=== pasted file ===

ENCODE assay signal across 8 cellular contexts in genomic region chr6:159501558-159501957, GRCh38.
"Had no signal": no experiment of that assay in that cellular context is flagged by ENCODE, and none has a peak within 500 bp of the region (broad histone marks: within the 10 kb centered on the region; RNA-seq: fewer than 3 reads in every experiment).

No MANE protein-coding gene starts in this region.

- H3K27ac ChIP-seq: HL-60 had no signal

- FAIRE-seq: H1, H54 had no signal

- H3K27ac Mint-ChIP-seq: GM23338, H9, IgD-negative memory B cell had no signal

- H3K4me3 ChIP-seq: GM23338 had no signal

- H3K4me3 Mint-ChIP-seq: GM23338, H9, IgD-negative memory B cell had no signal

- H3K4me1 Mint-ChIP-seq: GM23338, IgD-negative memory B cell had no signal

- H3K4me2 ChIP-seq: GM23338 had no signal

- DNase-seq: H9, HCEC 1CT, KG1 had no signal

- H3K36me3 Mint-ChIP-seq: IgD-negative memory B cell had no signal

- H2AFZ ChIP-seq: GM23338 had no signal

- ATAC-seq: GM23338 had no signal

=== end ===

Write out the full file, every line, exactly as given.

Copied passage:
ENCODE assay signal across 8 cellular contexts in genomic region chr6:159501558-159501957, GRCh38.
"Had no signal": no experiment of that assay in that cellular context is flagged by ENCODE, and none has a peak within 500 bp of the region (broad histone marks: within the 10 kb centered on the region; RNA-seq: fewer than 3 reads in every experiment).

No MANE protein-coding gene starts in this region.

- H3K27ac ChIP-seq: HL-60 had no signal

- FAIRE-seq: H1, H54 had no signal

- H3K27ac Mint-ChIP-seq: GM23338, H9, IgD-negative memory B cell had no signal

- H3K4me3 ChIP-seq: GM23338 had no signal

- H3K4me3 Mint-ChIP-seq: GM23338, H9, IgD-negative memory B cell had no signal

- H3K4me1 Mint-ChIP-seq: GM23338, IgD-negative memory B cell had no signal

- H3K4me2 ChIP-seq: GM23338 had no signal

- DNase-seq: H9, HCEC 1CT, KG1 had no signal

- H3K36me3 Mint-ChIP-seq: IgD-negative memory B cell had no signal

- H2AFZ ChIP-seq: GM23338 had no signal

- ATAC-seq: GM23338 had no signal